Clinical Review

Feasibility—and safety—of reducing the traditional 14 prenatal visits to 8 or 10

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Approach #2: Mayo Clinic OB Nest

In 2011, the Mayo Clinic Obstetric Division partnered with 2 other Mayo Clinic divisions, the Center for Innovation and the Center for the Science of Health Care Delivery, to redesign prenatal care for low-risk expectant mothers.Pregnant women and their obstetric health care teams (including obstetricians, certified nurse midwives, registered nurses, and clinical support staff) were convened to develop a novel model of prenatal care.4 The goal of this collaboration centered on:

  • creating an evidence-driven prenatal care model for low-risk expectant women designed by relevant stakeholders
  • focusing on meeting the on-demand needs of expectant mothers
  • integrating innovative 21st century technology, and
  • reducing the burden of prescheduled, low-value office visits.

Exploratory efforts to develop a novel care program. Based on feedback from the collaboration and guided by these goals, 141 expectant mothers participated in 19 different experiments, enabling the health care team to understand the impact of changing various components of prenatal care.

The experiments included integration of home monitoring (home fetal Doppler devices, drop-in fetal Doppler stations, home blood pressure monitoring devices), technology-enhanced communication with obstetric team members (video chats, tummy photos, virtual prenatal clinic appointments, proactive calls), and social media engagement (secure online prenatal care community).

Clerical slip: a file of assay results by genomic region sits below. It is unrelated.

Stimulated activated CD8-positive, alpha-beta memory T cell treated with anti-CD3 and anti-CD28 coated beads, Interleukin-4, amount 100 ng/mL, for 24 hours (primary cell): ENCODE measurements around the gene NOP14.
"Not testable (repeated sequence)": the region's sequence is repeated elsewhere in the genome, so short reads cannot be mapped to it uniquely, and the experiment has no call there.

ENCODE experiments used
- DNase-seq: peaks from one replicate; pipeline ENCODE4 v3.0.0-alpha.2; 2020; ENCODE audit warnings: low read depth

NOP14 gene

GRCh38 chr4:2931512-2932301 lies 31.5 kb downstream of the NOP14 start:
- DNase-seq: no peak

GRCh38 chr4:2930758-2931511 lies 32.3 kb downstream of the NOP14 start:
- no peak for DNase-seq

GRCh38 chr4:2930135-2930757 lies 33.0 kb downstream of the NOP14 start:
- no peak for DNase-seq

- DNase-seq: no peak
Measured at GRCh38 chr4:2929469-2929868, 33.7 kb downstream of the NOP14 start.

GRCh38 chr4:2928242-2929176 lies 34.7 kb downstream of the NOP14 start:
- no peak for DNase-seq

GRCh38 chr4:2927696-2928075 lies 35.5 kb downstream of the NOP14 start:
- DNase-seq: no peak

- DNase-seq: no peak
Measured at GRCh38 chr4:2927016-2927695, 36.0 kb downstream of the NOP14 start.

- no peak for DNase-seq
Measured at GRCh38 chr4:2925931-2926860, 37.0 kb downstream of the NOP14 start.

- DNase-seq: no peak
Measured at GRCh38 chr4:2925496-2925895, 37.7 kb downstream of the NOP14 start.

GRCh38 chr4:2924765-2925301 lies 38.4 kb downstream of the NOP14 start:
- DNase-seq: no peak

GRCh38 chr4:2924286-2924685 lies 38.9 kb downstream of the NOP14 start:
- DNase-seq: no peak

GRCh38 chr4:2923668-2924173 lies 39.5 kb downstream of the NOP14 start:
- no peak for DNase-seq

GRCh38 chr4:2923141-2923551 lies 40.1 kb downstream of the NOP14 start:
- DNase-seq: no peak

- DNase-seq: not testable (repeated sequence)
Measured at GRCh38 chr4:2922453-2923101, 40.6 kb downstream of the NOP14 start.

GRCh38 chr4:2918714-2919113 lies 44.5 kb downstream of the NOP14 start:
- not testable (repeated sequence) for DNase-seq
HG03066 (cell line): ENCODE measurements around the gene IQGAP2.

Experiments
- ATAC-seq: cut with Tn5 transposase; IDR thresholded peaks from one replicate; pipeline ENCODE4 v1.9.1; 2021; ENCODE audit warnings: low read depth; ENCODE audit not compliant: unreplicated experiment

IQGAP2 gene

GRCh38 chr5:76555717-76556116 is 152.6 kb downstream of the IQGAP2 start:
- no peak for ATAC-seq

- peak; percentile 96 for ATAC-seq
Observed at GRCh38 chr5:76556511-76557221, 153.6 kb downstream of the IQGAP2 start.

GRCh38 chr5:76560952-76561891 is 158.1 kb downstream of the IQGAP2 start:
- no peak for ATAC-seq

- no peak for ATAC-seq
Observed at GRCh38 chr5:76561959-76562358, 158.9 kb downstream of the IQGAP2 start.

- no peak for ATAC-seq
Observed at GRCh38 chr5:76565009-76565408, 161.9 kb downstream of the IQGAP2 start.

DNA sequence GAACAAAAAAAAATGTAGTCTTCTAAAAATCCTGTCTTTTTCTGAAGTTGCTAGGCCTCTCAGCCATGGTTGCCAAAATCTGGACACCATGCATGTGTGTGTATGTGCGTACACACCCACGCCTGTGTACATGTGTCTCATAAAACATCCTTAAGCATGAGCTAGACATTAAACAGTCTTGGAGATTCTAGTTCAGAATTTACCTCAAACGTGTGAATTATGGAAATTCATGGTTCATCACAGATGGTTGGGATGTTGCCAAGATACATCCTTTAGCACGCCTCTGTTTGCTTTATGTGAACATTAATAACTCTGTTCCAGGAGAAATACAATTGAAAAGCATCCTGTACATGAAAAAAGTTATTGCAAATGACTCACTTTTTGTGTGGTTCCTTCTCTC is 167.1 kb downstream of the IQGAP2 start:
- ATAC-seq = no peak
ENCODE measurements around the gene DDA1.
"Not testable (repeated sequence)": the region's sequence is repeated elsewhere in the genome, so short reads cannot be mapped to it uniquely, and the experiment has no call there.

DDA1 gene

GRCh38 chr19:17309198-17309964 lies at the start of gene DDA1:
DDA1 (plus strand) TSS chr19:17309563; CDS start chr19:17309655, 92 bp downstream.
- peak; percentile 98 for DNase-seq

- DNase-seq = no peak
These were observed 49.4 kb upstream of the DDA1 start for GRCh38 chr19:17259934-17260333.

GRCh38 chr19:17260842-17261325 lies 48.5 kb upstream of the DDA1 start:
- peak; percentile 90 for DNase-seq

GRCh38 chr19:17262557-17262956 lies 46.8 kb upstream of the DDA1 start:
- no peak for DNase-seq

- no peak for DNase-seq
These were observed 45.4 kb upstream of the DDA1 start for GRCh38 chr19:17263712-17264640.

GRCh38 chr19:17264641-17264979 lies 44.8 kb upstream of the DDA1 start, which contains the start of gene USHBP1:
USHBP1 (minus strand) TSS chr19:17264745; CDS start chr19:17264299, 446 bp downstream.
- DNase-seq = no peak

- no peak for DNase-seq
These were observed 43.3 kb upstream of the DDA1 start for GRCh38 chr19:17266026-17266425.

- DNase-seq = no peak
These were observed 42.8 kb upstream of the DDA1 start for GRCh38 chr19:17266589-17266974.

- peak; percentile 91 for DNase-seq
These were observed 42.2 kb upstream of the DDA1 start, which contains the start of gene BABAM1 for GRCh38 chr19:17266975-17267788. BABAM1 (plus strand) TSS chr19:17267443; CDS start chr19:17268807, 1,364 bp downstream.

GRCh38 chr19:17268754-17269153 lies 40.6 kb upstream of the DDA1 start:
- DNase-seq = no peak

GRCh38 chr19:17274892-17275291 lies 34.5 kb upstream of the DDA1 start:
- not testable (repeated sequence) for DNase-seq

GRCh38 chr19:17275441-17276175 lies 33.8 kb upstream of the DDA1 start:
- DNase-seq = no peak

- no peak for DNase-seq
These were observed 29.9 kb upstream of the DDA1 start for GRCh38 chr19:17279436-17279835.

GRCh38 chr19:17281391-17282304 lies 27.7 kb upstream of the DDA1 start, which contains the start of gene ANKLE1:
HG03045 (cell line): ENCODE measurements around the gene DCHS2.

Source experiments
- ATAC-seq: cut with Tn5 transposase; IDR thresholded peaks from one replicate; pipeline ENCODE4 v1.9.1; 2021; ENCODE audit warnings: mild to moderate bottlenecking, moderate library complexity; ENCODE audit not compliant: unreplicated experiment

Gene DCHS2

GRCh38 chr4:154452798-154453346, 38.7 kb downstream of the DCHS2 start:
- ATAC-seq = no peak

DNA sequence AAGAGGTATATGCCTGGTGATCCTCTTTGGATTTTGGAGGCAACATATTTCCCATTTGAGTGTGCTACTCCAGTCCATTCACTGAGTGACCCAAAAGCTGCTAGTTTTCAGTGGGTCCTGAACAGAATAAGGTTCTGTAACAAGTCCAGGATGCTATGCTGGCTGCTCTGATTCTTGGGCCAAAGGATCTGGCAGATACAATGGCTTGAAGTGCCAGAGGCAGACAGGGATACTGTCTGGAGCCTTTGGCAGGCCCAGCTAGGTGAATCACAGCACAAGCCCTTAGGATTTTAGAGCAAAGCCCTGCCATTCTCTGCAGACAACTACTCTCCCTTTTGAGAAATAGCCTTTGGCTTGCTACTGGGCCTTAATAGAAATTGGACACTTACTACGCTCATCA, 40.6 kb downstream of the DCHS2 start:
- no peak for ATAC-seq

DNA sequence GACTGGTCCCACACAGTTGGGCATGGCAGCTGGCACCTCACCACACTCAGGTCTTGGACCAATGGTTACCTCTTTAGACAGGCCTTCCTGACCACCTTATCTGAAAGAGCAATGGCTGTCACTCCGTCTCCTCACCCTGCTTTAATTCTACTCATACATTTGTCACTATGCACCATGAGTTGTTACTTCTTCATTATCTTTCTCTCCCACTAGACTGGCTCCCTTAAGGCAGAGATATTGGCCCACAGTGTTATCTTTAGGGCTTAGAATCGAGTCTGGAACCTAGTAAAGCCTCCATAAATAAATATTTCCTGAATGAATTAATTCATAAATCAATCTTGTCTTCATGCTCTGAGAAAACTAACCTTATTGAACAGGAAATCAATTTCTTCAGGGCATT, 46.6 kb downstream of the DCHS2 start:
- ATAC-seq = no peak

Recommendations for the final components of OB Nest were based on feasibility and the potential impact on care. The recommendations included decreasing scheduled clinic appointments from 14 to 8, providing home monitoring devices to measure maternal blood pressure and fetal heart rate, establishing OB Nest virtual connected care visits with a registered nurse, and offering a secure online community of expectant mothers.

Trial assessed program’s efficacy, safety, satisfaction. A mixed-methods randomized controlled trial subsequently was conducted to evaluate the components of OB Nest.6 The trial included 300 pregnant women who were randomly assigned to standard prenatal care as recommended by ACOG or to OB Nest care.

OB Nest care consisted of 8 scheduled clinic appointments, 6 planned virtual (phone or online) connected care visits with a registered nurse dedicated to OB Nest, home monitoring of blood pressure (with a home digital sphygmomanometer) and fetal heart rate, and access to an online prenatal care community designated for OB Nest participants.

While publication of the trial results currently is pending, the OB Nest program appears to safely and effectively decrease the number of scheduled prenatal care visits for low-risk expectant mothers while improving the overall patient experience. OB Nest care now is offered as one of several options for low-risk expectant mothers at Mayo Clinic.

Additional avenues of study. Studies evaluating the impact of OB Nest in various nonacademic settings are now underway. Also under review is the potential cost savings of OB Nest as related to the productive lives of expectant mothers, while prenatal care safety is maintained.

The focus shift from a sick to a wellness perspective, stakeholder inclusion in the program design, and the integration of home monitoring tools are all major contributing factors to the success of OB Nest.

Continue to: Approach #3: Prisma Health utilizes mobile app technology...

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